Map Reveals Adobe Bricks That Built Tempe

Published: Wednesday, May 10, 2017 - 5:00am
Updated: Wednesday, May 10, 2017 - 5:05am
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Tempe’s adobe buildings range from C.T. Hayden House, the Valley’s oldest occupied home built in 1873, to the Sandra Day O’Connor House built in 1959.

“That really tells the span of the community’s history in terms of culture, in terms of economics, in terms of growth, connection to the outside world,” said Tempe Historic Preservation Officer John Southard.

Hispanic heritage is represented in the Elias-Rodriguez house on Eighth Street. One of the Valley’s early winter visitors in the Rose Eisendrath House. ASU’s unofficial first dorm was in the Farmer-Goodwin House.

All were made of adobe, a building material comprised of sand, silt and clay and often reinforced with other substances such as straw.

It’s one of the world’s oldest building technologies and especially popular in the desert for its thermic qualities. Thick adobe bricks keep the air inside cool in the summer and warm in the winter.

The city has created a new online interactive map exploring the area’s adobe buildings.

Map created by the Tempe Enterprise GIS Team, the Tempe History Museum and the Tempe Historic Preservation Office.

On The Map

The Rose Eisendrath House has overlooked Tempe since 1930.

“Aside from pink which is the biggest identifier, it has a Pueblo Revival style design,” Southard said.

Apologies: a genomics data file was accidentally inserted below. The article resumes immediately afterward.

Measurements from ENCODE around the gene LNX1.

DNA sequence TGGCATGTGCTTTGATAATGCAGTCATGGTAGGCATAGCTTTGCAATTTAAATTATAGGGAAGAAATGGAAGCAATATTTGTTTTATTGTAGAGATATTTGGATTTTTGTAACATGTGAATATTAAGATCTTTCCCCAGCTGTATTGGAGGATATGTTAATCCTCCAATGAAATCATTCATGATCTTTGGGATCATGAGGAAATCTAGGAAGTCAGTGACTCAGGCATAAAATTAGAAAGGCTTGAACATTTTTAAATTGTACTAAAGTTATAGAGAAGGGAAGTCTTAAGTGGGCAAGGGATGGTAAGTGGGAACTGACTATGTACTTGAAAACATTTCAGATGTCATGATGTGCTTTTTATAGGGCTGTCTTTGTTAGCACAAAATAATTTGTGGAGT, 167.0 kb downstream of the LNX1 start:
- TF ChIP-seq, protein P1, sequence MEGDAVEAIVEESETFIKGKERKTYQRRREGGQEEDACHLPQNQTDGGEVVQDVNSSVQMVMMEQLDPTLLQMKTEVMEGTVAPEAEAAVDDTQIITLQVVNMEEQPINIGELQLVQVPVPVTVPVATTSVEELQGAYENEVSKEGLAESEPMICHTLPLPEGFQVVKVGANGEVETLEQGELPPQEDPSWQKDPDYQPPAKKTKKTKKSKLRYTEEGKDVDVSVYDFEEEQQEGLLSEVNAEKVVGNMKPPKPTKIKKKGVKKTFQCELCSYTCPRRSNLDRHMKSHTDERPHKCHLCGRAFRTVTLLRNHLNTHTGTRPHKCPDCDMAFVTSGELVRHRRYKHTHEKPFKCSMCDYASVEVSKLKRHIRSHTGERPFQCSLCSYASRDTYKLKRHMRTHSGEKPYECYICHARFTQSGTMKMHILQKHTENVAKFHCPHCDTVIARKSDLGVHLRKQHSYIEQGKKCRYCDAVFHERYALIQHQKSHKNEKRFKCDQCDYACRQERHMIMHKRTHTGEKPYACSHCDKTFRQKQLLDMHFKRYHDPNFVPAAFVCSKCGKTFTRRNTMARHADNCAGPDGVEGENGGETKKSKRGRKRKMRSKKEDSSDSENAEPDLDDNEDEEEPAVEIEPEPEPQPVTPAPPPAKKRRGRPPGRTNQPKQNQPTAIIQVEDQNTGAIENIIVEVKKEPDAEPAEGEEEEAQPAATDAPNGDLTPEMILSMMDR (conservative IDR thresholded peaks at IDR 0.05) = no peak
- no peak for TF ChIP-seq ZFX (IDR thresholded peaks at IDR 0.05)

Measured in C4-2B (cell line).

Think circular wooden roof beams that stick out and an irregular boxy shape— very southwestern.

Arizona architect Robert T. Evans build the house for Rose Eisendrath, the widow of a Chicago glove maker, in 1930.

As the story goes, Eisendrath tried to find other lodging in the Valley, but was turned away because she was Jewish, so she built her own winter home.

The house changed hands over the years and by the time Tempe bought it in the early 2000s it was crumbling. One wall was even infested with bees.

The process to restore the house took almost two decades and $4.3 million raised by the Rio Salado Foundation and other groups.

Now known as the Eisendrath Center for Water Conservation it’s a meeting space and event venue.

The home is now open for tours by appointment on Thursdays and Saturdays from 10 a.m. to 3 p.m.

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